Page 12 THE MALDEN ADVOCATE–Friday, October 16, 2020 Gallery@57 features line of facemasks by Carolina Hernandez T he Gallery@57 is currently featuring designer Carolina Hernandez and her distinctive line of facemasks. Hernandez’s primary focus as an artist has been in the world of fashion design (couture, ready to wear garments, avant-garde designs and costume masterpieces). Her label, Veteran Couture, was inspired by her service in the U.S. Navy. In an interview in Sheeba Magazine she described her label as “the yin and yang: the analytical and structured side of military service is the counterbalance to the creative and artistic side of fashion.” Her designs blend her passions, and she calls them “wearable, functional, creative artwork.” Hernandez learned to sew Carolina Hernandez as a young woman in Mexico and was inspired by her grandmothers and her mother early on. Her goal of one day becoming a fashion designer continued, eventually leading her to The Art Institute of California – San Diego after her naval service was completed. She holds a Bachelor of Fine Arts degree in Fashion Design and she continues to be a naval reservist. She has participated in fashion shows supporting nonprofit organizations bringing awareness to the issues of human trafficking and domestic violence. Hernandez is also busy promoting and supporting entrepreneur veterans, hoping her story can inspire others to find the best version of themselves. Her work can be seen at Veteran Couture, Inc. on Facebook, and her facemasks are currently on sale at The Gallery@57 in Malden. XpresSpa Group begins construction of XpresCheck COVID-19 testing facility at Logan Airport I n October, XpresSpa Group, Inc., a health and wellness company, announced that it has started construction on an XpresCheck COVID-19 testing site at Boston Logan International Airport that is expected to be fully operational by November. This is a modular constructed testing facility within the International Arrival area of pre-security Terminal E that is expected to host seven separate testing rooms with an anticipated capacity to administer more than 400 tests per day. COVID-19 testing options will include a rapid molecular COVID-19 test, the polymerase chain reaction test and the blood antibody test. All three tests are similarly offered at the XpresCheck locations in JFK International Airport and Newark Liberty International Airport. “We are eager to launch XpresCheck at Boston Logan International Airport, which will be our third COVID-19 testing facility this fall. We believe that our current presence in JFK and Newark, and upcoming expansion to Logan enables us to play an important role in supporting the return of domestic and international air travel to pre-pandemic levels by making sure both airport employees and travelers feel safe and confident when they come to the airport,” said XpresSpa Group CEO Doug Satzman. “As previously indicated, our intention is to continue XpresCheck’s national expansion and we remain in active discussions with additional airports for further development of this concept.” Governor announces COVID-19 measures in place to ensure winter readiness O n October 13 the Baker-Polito Administration provided an update on a series of initiatives that will keep supporting the residents of the Commonwealth to stop the spread of COVID-19 and ensure the state’s readiness status heading into the fall and winter. Led by the COVID-19 Command Center, the Administration outlined interdepartmental programs that have been built or expanded since the start of the pandemic in March, all of which strengthen the Commonwealth’s ability and capacity to respond if COVID cases in Massachusetts increase. This includes: • One of the most robust testing networks in the nation • A first-in-class contact tracing network • Investments and strengthened initiatives to provide appropriate care for older adults and staff at Long-Term Care Facilities (LTCF) • Hospital preparedness plans • Personal Protective Equipment (PPE) stockpile investments • Health and Safety requirements to protect teachers and students as schools reopen • A cautious, phased approach to resume business activity Testing Since the start of the pandemic, approximately 4.8 million tests have been administered to more than 2.4 million residents in Massachusetts. Growing steadily from approximately 2,000 tests per day in March to about 13,000 a day in May, today approximately 65,000 tests are administered every day. A key driver in this success has been the Stop the Spread initiative, which has sites in 18 of the highest-risk communities. On October 13 the Administration announced that the Stop the Spread initiative has been extended through December. As part of its readiness, the state now has the in-state lab capacity to process more than 100,000 tests per day if demand warrants. This level of testing, which has an average turnaround time of 1.8 days, is part of a strong readiness foundation to identify COVID, stop the spread and inform policy through data analysis. Contact tracing In April – responding quickly to the increasing number of cases – the Commonwealth established the Contact Tracing Collaborative (CTC), a collaboration between the Massachusetts Department of Public Health (DPH), local boards of health and Partners in Health. Today, this network includes just less than 2,000 workers who maintain regular connection with and support for individuals who are isolated in quarantine. A team of epidemiologists was recently added to CTC to investigate cases, identify the source of transmission and catch clusters early. To date, more than 100,000 people have been contacted. Hospital readiness Hospitals are now required to continue adherence to the policies put in place upon reopening to ensure continued readiness, including regarding PPE inventories, Intensive Care Unit (ICU) nursing staffing ratios, and strictly ensuring sufficient inpatient capacity. Massachusetts hospitals have approximately 50 percent ICU capacity available, plus additional beds can be made available by converting medical or surgical beds through established and proven procedures. Further, temporary spaces can be reused. In the spring, the state set up five alternative medical sites. The Massachusetts Emergency Management Agency (MEMA) is prepared to rapidly reinstate these if necessary. LTCF readiness Caring for older adults in LTCF has been a priority since the earliest days of the pandemic. Early on, the state provided approximately 2.8 million pieces of PPE to nursing homes and opened dedicated COVID isolation spaces and facilities to safely cohort and protect residents and staff and help stop the spread. An additional measure to protect staff and residents: The state implemented a surveillance testing program ahead of federal guidance. From July 1 to October 8, approximately 280,000 state-financed tests for residents and staff have occurred. The Commonwealth has retained clinical rapid response teams if severe staffing shortages occur. The latest set of reforms, which include more than $400 million in new funding for infection control and staffing, build on the legislatively authorized Long Term Care Facility Commission’s report. PPE stockpile In the early days of the pandemic, the global supply chain struggled to deliver critical PPE. Massachusetts pursued every piece of it and partnered with local manufacturers, which pivoted operations to support essential workers in a time of need. The Commonwealth has added millions of pieces of PPE to the state stockpile over the last several months with sufficient material to support medical institutions if their supplies run low through 2021. In addition to masks, gowns, gloves and other PPE, the stockpile includes approximately 1,200 ventilators, almost double the number on hand in the spring. For perspective, the peak number of ICU patients was 1,085 in April. K-12 After extensive consultation with infectious disease physicians and pediatricians, the Department of Elementary and Secondary Education provided districts with detailed guidance on how to develop plans for safely delivering in-person instruction. The guidance was endorsed by the Massachusetts Chapter of the American Academy of Pediatrics. DPH developed town-by-town health metrics to guide school districts on whether to be fully in-person, hybrid or remote, based on three weeks of community-wide data. DPH has also made available rapid response mobile testing for any school that experiences a COVID cluster. To help districts bring their children back to school, Governor Charlie Baker allocated nearly $1 billion to municipalities and school districts, through formula distributions of COVID Relief Funds and targeted grants, providing students with access to computers and connectivity. In collaboration with legislative leaders, the Administration has committed to increasing Chapter 70 school aid – adjusting for inflation and enrollment – to ensure stable funding even in this challenging economic and fiscal climate.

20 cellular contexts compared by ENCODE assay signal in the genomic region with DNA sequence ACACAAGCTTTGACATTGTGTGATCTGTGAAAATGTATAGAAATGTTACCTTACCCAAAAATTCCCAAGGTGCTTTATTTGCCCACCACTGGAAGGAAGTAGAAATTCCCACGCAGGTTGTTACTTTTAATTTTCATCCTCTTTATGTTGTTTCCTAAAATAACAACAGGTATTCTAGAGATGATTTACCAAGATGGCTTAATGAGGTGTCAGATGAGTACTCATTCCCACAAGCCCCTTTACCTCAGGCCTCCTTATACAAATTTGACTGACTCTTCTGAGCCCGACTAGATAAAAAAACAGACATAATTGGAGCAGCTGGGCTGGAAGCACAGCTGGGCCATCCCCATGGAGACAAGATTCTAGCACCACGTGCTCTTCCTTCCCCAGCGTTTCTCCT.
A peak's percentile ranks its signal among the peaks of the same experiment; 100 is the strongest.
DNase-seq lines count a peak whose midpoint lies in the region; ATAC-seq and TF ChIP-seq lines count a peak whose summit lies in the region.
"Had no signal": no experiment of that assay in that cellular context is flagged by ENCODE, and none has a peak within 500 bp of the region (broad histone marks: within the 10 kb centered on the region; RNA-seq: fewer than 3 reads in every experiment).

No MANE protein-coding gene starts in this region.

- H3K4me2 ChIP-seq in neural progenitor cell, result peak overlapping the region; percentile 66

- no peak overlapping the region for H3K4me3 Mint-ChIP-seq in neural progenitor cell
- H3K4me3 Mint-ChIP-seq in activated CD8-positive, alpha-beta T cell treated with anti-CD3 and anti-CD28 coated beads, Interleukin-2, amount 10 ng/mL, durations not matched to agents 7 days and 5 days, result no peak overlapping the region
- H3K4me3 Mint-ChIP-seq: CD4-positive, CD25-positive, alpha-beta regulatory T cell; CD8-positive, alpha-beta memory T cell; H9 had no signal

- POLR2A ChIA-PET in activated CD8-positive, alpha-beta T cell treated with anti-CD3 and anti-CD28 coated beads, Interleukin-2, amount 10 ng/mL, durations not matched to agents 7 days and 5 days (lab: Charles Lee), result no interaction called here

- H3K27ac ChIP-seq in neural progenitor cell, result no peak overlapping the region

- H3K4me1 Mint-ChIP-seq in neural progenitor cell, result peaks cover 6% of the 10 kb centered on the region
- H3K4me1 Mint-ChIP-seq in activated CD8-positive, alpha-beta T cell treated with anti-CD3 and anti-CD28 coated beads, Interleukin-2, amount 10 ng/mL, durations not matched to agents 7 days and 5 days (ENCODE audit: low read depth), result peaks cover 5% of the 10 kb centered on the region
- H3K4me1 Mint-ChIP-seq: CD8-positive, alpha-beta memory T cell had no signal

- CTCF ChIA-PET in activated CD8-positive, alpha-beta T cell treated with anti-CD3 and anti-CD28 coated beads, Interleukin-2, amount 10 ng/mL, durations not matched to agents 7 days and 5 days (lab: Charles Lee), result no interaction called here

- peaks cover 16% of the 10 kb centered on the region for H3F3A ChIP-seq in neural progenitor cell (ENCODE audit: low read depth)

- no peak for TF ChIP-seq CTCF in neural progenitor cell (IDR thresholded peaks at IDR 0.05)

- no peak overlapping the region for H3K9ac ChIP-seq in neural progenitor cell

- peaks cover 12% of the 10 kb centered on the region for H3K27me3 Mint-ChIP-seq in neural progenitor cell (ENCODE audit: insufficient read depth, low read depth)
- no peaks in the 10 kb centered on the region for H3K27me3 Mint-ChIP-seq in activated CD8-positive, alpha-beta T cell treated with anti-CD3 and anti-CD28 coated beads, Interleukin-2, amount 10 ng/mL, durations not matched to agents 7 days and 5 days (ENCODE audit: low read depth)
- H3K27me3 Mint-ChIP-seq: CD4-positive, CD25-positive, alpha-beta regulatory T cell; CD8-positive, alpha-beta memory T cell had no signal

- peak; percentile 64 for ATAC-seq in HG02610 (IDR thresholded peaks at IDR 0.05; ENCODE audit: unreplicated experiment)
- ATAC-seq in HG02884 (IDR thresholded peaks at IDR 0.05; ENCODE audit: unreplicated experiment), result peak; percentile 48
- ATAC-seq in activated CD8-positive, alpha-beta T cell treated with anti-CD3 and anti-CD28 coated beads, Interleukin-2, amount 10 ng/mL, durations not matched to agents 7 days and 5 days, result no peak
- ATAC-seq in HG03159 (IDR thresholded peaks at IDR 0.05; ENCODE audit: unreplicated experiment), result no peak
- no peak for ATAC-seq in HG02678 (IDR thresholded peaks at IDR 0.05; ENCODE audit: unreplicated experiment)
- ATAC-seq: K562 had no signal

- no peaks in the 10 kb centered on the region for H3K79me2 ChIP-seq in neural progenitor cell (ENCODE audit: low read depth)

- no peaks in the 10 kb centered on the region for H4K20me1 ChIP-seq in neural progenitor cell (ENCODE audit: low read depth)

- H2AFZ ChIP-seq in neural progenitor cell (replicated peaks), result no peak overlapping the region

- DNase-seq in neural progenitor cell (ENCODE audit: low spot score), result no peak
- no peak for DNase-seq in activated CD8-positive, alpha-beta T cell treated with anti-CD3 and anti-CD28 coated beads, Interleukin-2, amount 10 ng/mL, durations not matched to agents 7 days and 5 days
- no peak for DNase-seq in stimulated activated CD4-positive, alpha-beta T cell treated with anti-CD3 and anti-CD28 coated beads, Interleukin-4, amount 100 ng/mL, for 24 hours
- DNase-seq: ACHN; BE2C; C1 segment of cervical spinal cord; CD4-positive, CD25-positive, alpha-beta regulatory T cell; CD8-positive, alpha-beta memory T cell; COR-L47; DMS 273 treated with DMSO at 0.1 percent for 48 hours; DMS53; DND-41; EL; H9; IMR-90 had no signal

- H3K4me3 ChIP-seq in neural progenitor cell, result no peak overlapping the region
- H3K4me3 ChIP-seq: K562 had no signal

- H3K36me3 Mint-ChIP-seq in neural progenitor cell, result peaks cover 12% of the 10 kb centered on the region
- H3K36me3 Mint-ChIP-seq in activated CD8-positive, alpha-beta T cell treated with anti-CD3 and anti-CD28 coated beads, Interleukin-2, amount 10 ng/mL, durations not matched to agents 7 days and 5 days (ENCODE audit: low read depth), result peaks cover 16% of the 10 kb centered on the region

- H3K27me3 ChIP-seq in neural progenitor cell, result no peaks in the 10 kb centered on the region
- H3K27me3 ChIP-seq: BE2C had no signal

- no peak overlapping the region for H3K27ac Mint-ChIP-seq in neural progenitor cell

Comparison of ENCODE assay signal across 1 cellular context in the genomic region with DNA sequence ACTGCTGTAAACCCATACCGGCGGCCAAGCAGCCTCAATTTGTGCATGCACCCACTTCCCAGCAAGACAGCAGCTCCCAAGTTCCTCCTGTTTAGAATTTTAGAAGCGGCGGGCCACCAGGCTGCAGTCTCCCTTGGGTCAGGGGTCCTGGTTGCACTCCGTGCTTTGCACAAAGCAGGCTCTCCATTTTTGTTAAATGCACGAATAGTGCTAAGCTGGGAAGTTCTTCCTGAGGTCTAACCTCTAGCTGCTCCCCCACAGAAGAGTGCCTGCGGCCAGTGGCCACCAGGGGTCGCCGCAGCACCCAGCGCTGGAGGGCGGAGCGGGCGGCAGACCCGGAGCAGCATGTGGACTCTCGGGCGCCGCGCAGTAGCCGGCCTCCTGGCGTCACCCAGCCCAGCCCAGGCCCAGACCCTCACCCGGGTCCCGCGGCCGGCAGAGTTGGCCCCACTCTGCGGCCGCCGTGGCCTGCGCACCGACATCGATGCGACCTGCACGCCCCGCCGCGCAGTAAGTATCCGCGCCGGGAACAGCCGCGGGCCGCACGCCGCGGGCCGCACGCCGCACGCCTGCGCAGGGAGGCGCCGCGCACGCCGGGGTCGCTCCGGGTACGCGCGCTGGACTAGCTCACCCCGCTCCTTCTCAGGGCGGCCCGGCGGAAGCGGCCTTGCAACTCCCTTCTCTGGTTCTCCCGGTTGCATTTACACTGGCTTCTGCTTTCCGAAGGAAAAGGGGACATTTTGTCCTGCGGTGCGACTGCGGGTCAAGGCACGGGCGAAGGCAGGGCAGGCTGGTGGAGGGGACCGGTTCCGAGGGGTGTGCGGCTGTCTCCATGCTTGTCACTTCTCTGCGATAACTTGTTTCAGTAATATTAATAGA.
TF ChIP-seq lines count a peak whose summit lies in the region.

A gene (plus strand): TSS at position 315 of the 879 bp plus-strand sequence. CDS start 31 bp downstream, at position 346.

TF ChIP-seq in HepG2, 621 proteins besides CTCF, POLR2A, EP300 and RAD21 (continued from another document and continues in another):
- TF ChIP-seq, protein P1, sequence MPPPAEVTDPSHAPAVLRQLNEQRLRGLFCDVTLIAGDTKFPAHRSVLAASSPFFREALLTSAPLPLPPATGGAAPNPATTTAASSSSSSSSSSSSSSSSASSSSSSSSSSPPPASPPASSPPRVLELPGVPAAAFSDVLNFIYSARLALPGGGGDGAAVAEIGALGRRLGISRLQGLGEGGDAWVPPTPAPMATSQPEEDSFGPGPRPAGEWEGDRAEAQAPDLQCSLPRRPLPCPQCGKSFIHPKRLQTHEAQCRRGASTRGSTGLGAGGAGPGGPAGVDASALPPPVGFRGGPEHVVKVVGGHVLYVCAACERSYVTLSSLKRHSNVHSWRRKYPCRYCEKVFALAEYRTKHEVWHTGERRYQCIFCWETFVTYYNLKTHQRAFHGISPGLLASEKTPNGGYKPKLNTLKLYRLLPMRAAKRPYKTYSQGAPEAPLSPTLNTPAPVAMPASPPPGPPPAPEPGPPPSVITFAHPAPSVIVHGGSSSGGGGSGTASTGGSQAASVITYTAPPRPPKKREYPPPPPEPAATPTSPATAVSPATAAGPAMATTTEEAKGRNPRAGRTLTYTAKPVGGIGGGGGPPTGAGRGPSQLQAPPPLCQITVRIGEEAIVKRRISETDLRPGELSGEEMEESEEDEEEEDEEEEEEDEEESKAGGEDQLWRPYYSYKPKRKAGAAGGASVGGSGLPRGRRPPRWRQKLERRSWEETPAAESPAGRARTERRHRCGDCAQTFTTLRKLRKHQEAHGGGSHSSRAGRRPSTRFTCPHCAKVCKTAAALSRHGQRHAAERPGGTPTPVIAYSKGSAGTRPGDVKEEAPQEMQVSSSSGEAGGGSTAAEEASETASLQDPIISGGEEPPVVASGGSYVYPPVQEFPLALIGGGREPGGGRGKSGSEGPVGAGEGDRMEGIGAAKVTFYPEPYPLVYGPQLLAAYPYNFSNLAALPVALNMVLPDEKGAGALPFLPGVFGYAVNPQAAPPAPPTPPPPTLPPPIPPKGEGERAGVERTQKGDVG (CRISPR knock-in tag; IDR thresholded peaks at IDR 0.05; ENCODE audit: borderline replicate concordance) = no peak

13 Publizr Home

You need flash player to view this online publication